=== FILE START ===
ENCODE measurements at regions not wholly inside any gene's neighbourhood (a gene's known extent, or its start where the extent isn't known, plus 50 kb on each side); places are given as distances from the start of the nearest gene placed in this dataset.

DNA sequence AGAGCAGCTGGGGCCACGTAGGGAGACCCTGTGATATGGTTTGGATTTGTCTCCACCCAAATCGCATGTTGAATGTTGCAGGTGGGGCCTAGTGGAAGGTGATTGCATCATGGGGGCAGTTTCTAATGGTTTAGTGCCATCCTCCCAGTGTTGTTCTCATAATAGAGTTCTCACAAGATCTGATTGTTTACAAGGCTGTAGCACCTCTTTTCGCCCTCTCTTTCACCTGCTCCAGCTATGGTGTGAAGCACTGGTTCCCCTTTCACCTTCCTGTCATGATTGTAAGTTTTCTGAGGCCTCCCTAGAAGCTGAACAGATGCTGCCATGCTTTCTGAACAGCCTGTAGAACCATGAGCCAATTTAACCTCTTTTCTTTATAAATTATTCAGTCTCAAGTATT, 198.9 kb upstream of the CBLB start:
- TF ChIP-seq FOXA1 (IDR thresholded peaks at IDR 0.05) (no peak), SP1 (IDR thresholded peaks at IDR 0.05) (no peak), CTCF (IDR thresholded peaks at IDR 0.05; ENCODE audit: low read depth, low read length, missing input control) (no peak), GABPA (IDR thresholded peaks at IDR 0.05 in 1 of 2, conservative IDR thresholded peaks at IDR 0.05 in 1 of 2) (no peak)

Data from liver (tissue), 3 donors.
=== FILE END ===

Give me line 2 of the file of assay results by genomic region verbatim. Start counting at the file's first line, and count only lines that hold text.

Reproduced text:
DNA sequence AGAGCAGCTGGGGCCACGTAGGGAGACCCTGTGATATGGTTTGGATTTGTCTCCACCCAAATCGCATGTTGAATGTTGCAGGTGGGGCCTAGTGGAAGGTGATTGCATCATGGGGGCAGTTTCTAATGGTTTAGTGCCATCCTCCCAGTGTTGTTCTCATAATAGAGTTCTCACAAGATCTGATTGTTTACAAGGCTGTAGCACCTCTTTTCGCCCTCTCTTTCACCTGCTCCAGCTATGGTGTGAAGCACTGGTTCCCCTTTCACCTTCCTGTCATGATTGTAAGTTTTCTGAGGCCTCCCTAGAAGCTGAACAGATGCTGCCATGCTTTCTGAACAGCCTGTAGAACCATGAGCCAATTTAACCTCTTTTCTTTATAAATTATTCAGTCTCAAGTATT, 198.9 kb upstream of the CBLB start: